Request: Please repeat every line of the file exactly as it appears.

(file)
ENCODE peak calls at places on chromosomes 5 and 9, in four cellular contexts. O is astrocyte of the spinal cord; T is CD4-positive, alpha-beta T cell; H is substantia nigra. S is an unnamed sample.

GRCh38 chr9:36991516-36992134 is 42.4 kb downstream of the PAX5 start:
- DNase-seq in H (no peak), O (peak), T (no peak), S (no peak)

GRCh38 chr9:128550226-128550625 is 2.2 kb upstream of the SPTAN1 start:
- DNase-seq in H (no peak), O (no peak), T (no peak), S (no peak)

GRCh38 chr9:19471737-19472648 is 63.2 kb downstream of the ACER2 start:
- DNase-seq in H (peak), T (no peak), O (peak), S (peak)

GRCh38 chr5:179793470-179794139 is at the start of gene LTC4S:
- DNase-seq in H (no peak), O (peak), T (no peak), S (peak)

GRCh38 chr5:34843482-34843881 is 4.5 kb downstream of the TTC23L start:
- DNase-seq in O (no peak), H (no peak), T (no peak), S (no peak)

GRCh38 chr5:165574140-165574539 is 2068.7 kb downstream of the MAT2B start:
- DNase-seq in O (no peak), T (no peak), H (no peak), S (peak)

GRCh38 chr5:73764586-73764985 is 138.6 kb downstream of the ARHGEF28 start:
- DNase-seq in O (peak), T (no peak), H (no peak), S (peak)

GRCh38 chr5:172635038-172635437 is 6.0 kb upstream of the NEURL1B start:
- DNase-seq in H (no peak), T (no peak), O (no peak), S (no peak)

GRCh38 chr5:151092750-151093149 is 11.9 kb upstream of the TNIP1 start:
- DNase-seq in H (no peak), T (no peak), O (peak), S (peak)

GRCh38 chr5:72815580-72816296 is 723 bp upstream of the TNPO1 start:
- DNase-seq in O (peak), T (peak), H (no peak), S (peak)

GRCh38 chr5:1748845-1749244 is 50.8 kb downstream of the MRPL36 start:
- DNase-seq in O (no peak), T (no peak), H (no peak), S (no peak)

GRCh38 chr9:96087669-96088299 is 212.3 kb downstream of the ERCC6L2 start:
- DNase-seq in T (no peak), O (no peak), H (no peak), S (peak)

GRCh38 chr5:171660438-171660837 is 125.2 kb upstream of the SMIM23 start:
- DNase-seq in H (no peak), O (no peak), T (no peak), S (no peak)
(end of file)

ENCODE peak calls at places on chromosomes 5 and 9, in four cellular contexts. O is astrocyte of the spinal cord; T is CD4-positive, alpha-beta T cell; H is substantia nigra. S is an unnamed sample.

GRCh38 chr9:36991516-36992134 is 42.4 kb downstream of the PAX5 start:
- DNase-seq in H (no peak), O (peak), T (no peak), S (no peak)

GRCh38 chr9:128550226-128550625 is 2.2 kb upstream of the SPTAN1 start:
- DNase-seq in H (no peak), O (no peak), T (no peak), S (no peak)

GRCh38 chr9:19471737-19472648 is 63.2 kb downstream of the ACER2 start:
- DNase-seq in H (peak), T (no peak), O (peak), S (peak)

GRCh38 chr5:179793470-179794139 is at the start of gene LTC4S:
- DNase-seq in H (no peak), O (peak), T (no peak), S (peak)

GRCh38 chr5:34843482-34843881 is 4.5 kb downstream of the TTC23L start:
- DNase-seq in O (no peak), H (no peak), T (no peak), S (no peak)

GRCh38 chr5:165574140-165574539 is 2068.7 kb downstream of the MAT2B start:
- DNase-seq in O (no peak), T (no peak), H (no peak), S (peak)

GRCh38 chr5:73764586-73764985 is 138.6 kb downstream of the ARHGEF28 start:
- DNase-seq in O (peak), T (no peak), H (no peak), S (peak)

GRCh38 chr5:172635038-172635437 is 6.0 kb upstream of the NEURL1B start:
- DNase-seq in H (no peak), T (no peak), O (no peak), S (no peak)

GRCh38 chr5:151092750-151093149 is 11.9 kb upstream of the TNIP1 start:
- DNase-seq in H (no peak), T (no peak), O (peak), S (peak)

GRCh38 chr5:72815580-72816296 is 723 bp upstream of the TNPO1 start:
- DNase-seq in O (peak), T (peak), H (no peak), S (peak)

GRCh38 chr5:1748845-1749244 is 50.8 kb downstream of the MRPL36 start:
- DNase-seq in O (no peak), T (no peak), H (no peak), S (no peak)

GRCh38 chr9:96087669-96088299 is 212.3 kb downstream of the ERCC6L2 start:
- DNase-seq in T (no peak), O (no peak), H (no peak), S (peak)

GRCh38 chr5:171660438-171660837 is 125.2 kb upstream of the SMIM23 start:
- DNase-seq in H (no peak), O (no peak), T (no peak), S (no peak)